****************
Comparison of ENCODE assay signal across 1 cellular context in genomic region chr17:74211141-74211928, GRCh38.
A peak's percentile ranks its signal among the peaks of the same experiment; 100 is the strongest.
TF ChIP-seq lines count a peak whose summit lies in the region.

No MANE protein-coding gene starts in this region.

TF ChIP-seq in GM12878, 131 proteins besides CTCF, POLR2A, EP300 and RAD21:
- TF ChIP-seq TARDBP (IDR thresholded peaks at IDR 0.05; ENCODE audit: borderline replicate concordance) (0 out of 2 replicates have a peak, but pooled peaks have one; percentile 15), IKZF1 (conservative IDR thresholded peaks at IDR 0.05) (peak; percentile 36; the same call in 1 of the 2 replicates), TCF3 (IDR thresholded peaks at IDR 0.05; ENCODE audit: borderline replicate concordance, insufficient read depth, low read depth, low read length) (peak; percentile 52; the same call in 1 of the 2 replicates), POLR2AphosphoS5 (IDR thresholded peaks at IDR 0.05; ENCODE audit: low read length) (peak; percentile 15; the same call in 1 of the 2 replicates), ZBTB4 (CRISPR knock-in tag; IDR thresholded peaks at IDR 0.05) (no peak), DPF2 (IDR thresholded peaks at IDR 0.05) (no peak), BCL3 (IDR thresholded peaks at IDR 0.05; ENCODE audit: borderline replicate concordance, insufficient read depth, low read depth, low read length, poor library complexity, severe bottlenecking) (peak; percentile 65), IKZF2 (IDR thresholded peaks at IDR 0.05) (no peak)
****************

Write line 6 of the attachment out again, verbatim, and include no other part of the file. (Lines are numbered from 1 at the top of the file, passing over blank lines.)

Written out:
- TF ChIP-seq TARDBP (IDR thresholded peaks at IDR 0.05; ENCODE audit: borderline replicate concordance) (0 out of 2 replicates have a peak, but pooled peaks have one; percentile 15), IKZF1 (conservative IDR thresholded peaks at IDR 0.05) (peak; percentile 36; the same call in 1 of the 2 replicates), TCF3 (IDR thresholded peaks at IDR 0.05; ENCODE audit: borderline replicate concordance, insufficient read depth, low read depth, low read length) (peak; percentile 52; the same call in 1 of the 2 replicates), POLR2AphosphoS5 (IDR thresholded peaks at IDR 0.05; ENCODE audit: low read length) (peak; percentile 15; the same call in 1 of the 2 replicates), ZBTB4 (CRISPR knock-in tag; IDR thresholded peaks at IDR 0.05) (no peak), DPF2 (IDR thresholded peaks at IDR 0.05) (no peak), BCL3 (IDR thresholded peaks at IDR 0.05; ENCODE audit: borderline replicate concordance, insufficient read depth, low read depth, low read length, poor library complexity, severe bottlenecking) (peak; percentile 65), IKZF2 (IDR thresholded peaks at IDR 0.05) (no peak)